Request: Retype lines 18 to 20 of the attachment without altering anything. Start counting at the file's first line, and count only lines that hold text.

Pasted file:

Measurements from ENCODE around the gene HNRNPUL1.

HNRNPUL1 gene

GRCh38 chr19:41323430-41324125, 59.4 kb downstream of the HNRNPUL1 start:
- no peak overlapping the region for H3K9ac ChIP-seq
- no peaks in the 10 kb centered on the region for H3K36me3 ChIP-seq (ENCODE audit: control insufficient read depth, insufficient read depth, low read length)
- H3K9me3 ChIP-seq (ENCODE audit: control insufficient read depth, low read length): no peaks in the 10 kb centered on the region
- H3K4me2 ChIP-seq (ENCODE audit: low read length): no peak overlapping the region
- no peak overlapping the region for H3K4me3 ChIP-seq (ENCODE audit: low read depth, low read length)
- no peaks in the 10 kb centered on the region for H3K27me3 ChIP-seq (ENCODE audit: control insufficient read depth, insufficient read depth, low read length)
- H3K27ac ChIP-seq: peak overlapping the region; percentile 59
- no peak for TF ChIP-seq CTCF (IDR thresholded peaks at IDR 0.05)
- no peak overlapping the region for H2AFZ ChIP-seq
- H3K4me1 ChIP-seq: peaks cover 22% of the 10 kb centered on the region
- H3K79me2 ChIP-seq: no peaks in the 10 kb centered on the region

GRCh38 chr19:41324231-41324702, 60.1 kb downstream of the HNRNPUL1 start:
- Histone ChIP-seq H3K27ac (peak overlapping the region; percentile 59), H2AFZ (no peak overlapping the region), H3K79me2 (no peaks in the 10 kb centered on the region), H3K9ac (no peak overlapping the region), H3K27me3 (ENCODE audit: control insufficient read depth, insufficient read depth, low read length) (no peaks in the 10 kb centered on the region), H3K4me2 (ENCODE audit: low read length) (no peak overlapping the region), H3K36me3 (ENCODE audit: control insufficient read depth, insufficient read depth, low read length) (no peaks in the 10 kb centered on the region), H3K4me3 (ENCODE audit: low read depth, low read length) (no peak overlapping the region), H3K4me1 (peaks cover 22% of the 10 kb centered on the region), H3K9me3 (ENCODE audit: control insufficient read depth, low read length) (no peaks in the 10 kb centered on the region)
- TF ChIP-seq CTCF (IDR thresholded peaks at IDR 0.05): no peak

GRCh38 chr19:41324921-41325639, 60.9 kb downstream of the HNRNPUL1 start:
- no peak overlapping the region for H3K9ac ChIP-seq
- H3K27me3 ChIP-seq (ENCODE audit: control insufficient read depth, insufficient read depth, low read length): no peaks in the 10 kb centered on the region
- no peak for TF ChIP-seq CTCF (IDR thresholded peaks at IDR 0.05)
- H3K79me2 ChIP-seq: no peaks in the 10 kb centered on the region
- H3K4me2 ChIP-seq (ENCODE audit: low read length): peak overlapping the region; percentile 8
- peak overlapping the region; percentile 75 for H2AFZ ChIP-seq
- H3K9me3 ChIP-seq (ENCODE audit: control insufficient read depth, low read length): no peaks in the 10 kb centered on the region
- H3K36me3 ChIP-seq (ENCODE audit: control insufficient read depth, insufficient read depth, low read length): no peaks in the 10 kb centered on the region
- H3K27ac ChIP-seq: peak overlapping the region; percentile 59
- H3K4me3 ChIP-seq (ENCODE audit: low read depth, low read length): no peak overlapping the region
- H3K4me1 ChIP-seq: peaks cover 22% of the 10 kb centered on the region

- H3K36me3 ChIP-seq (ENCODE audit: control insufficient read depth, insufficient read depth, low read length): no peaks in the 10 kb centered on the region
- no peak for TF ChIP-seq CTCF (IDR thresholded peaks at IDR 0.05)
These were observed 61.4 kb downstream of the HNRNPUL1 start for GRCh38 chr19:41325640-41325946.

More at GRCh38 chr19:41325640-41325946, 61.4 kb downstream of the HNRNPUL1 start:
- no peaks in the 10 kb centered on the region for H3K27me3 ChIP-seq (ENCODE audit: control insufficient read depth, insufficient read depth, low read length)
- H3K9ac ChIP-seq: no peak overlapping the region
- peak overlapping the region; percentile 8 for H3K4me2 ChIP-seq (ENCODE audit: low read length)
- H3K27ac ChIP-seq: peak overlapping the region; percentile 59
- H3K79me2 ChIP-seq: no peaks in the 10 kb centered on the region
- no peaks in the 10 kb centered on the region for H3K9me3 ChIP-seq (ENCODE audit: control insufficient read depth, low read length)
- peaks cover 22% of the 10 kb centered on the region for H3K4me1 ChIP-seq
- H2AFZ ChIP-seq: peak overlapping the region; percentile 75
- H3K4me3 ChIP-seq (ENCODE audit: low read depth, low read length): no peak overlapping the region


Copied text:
GRCh38 chr19:41324921-41325639, 60.9 kb downstream of the HNRNPUL1 start:
- no peak overlapping the region for H3K9ac ChIP-seq
- H3K27me3 ChIP-seq (ENCODE audit: control insufficient read depth, insufficient read depth, low read length): no peaks in the 10 kb centered on the region